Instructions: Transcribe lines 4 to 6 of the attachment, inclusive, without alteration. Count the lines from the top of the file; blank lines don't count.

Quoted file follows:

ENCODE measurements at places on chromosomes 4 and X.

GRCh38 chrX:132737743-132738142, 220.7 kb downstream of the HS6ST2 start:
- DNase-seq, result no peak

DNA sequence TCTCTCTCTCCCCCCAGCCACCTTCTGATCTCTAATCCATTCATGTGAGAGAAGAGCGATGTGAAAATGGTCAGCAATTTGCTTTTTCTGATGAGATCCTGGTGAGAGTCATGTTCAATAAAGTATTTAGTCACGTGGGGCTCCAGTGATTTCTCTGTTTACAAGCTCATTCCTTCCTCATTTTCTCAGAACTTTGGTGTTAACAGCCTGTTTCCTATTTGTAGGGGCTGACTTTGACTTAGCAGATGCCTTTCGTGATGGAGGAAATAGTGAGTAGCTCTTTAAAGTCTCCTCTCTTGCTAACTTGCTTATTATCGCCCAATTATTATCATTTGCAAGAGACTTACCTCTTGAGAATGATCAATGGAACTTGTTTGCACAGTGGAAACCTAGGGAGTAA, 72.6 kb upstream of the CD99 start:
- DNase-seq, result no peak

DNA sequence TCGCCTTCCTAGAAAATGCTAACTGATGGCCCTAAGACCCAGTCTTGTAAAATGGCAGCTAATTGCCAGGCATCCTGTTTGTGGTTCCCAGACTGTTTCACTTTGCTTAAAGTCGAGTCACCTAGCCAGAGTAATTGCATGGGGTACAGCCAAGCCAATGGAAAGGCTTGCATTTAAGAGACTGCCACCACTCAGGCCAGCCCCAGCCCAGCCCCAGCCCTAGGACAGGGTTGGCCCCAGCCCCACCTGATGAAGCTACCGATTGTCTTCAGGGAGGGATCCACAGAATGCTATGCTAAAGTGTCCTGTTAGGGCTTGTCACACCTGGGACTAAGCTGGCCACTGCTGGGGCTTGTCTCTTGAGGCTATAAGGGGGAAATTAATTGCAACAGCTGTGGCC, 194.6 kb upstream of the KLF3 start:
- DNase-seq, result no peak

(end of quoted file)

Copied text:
DNA sequence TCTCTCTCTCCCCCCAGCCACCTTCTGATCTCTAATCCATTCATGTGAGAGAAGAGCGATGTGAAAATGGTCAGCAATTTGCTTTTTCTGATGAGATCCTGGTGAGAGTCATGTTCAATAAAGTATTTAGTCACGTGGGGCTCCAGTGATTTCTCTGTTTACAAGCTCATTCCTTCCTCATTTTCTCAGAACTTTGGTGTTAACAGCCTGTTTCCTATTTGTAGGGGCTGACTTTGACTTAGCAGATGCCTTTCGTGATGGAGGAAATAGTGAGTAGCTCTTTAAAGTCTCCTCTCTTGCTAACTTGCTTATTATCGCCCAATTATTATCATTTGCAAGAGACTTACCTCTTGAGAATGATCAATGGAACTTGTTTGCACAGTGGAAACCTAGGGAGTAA, 72.6 kb upstream of the CD99 start:
- DNase-seq, result no peak

DNA sequence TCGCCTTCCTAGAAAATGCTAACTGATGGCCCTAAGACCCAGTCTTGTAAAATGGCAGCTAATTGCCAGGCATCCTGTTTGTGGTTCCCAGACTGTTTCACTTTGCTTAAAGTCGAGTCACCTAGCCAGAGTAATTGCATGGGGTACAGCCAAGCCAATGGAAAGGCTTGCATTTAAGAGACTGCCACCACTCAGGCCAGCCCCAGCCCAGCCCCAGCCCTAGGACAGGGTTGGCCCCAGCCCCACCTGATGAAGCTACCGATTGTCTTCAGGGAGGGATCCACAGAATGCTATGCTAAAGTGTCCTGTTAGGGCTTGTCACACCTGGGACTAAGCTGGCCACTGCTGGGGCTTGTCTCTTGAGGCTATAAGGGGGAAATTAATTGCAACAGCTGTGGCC, 194.6 kb upstream of the KLF3 start: